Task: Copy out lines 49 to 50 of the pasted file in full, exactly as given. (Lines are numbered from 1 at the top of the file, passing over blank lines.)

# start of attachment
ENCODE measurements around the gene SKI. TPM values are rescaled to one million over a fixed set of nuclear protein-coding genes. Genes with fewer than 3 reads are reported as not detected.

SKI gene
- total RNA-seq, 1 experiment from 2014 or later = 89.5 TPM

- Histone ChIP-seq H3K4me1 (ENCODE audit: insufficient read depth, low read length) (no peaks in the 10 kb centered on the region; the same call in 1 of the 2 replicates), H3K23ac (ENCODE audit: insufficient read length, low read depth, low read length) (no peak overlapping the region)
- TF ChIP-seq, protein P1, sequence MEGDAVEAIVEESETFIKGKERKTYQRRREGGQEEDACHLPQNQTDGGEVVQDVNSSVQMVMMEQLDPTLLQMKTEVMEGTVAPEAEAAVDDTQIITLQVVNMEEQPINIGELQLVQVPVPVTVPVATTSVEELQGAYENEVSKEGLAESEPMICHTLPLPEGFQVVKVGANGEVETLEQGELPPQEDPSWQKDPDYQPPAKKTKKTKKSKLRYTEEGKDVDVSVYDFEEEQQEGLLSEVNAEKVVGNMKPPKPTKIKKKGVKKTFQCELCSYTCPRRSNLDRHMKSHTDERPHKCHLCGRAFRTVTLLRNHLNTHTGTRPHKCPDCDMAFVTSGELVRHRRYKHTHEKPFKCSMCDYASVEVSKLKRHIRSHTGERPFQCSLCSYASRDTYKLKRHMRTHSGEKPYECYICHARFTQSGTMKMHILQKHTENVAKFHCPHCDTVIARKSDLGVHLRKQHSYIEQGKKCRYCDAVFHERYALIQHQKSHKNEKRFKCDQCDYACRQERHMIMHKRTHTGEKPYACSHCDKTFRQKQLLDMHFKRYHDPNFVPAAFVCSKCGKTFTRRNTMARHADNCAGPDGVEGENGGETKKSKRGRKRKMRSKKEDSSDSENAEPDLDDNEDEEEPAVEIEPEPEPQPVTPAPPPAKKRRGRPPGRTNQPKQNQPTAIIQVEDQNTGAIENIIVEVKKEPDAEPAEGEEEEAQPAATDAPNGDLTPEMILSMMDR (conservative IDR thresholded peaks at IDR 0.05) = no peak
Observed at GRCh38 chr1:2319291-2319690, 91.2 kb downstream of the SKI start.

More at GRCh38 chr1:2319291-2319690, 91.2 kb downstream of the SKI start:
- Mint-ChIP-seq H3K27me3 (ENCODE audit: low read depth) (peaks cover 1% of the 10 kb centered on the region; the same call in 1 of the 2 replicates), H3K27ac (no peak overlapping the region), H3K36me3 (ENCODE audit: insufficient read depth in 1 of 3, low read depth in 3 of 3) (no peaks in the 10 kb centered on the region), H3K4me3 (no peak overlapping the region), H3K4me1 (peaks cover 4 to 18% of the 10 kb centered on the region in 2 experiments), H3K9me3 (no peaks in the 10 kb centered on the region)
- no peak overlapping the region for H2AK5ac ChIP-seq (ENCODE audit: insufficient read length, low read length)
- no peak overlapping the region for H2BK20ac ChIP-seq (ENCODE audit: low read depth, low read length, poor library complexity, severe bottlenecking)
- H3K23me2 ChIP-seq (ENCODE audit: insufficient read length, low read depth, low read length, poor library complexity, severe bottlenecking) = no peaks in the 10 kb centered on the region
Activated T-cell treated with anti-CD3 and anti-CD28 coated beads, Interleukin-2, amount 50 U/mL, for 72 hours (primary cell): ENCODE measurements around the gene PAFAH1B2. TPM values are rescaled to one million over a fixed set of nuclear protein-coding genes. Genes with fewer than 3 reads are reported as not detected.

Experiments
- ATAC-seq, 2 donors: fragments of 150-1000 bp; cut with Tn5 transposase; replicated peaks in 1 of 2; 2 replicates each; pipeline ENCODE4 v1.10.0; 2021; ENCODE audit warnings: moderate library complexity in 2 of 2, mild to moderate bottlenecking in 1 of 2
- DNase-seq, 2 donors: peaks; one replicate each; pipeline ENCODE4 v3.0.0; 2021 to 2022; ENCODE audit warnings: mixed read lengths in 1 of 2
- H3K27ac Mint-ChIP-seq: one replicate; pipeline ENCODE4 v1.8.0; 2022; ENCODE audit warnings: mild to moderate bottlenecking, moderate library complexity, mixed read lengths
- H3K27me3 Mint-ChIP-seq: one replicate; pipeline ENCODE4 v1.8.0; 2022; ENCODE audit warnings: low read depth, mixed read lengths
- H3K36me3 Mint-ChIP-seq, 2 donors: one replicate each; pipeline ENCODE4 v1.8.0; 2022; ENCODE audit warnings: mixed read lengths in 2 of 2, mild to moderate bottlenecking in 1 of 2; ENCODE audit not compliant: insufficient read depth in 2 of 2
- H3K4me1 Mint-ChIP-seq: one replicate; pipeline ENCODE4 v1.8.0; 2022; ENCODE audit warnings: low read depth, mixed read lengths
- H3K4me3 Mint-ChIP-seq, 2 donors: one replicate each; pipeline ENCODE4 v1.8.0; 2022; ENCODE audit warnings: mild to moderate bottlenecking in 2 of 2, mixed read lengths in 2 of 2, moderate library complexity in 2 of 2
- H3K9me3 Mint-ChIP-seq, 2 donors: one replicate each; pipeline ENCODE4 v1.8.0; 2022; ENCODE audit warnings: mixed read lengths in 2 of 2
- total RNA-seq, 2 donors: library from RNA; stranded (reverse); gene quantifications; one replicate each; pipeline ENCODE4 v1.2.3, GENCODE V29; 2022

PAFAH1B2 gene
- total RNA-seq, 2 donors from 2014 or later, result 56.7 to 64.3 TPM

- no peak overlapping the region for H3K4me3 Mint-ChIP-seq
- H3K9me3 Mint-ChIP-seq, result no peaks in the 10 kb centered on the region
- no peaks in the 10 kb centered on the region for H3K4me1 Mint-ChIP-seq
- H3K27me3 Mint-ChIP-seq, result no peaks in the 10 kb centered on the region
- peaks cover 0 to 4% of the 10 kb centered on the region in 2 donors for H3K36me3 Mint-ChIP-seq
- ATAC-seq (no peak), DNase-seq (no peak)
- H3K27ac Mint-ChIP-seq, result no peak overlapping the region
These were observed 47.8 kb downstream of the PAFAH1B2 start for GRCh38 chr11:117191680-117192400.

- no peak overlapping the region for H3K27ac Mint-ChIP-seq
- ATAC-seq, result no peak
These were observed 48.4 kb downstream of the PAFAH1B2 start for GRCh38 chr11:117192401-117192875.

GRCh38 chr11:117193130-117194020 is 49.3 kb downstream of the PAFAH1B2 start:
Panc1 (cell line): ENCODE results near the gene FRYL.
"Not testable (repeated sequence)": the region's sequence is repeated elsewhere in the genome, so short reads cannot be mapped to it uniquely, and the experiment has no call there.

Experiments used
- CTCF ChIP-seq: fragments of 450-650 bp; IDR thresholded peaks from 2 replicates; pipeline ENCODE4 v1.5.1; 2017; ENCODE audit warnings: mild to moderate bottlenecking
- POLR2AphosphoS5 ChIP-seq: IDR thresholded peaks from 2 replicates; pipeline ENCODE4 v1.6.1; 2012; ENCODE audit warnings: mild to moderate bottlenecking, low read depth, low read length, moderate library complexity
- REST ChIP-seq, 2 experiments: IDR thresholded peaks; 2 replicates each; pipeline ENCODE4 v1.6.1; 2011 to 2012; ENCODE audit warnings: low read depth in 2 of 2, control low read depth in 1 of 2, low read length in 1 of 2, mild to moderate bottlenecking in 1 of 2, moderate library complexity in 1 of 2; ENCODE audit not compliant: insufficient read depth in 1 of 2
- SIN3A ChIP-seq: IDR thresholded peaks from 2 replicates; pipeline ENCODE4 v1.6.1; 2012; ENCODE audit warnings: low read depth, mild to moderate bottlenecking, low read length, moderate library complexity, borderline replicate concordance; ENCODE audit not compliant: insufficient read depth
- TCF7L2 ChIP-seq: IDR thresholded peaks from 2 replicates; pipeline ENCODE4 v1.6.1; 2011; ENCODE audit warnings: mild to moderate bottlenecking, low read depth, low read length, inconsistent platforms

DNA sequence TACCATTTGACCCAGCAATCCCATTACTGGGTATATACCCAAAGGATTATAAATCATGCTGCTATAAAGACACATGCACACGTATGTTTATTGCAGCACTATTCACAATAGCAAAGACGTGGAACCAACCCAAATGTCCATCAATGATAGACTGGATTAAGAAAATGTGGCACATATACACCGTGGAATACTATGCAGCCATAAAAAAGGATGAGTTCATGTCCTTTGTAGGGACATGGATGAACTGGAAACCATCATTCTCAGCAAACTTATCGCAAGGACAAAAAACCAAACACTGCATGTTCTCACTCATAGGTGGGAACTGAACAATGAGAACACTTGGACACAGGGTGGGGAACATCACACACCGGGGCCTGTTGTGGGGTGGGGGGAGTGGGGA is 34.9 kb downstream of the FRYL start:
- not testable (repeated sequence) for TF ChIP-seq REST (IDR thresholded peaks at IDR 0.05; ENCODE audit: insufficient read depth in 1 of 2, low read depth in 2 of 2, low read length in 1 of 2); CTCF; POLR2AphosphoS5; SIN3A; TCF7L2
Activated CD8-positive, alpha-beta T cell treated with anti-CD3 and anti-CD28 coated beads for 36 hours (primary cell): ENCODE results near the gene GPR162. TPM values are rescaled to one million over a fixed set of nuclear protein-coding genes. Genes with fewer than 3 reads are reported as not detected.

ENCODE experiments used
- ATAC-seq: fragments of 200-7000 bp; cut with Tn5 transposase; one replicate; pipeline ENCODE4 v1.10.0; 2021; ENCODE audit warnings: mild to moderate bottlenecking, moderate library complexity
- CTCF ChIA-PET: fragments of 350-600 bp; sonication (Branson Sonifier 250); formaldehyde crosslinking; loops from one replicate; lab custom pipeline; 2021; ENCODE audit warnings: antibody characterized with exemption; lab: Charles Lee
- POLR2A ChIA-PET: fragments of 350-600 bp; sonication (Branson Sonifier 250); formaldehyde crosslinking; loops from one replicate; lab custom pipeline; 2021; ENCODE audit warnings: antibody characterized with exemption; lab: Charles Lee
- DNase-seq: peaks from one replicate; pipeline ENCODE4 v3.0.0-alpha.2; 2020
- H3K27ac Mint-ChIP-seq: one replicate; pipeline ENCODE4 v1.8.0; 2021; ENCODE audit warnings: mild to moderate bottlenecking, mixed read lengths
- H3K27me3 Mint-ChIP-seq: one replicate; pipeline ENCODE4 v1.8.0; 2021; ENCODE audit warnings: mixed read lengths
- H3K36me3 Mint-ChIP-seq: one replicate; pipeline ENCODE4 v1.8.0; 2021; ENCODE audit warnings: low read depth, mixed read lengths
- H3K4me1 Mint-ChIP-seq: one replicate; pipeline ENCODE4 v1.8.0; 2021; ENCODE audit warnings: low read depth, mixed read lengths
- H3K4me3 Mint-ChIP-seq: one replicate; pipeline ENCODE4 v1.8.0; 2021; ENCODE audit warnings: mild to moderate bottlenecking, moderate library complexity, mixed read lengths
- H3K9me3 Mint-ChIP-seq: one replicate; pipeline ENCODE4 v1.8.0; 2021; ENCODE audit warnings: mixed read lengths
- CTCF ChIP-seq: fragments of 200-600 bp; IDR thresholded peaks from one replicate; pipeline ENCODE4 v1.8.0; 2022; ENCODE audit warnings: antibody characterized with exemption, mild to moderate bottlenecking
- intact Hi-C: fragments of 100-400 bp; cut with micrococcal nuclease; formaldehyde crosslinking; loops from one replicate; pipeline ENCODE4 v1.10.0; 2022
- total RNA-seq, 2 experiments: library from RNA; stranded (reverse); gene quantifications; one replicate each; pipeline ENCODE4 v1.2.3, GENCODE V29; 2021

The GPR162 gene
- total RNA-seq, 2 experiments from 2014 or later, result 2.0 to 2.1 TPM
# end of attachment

- ATAC-seq: fragments of 200-7000 bp; cut with Tn5 transposase; one replicate; pipeline ENCODE4 v1.10.0; 2021; ENCODE audit warnings: mild to moderate bottlenecking, moderate library complexity
- CTCF ChIA-PET: fragments of 350-600 bp; sonication (Branson Sonifier 250); formaldehyde crosslinking; loops from one replicate; lab custom pipeline; 2021; ENCODE audit warnings: antibody characterized with exemption; lab: Charles Lee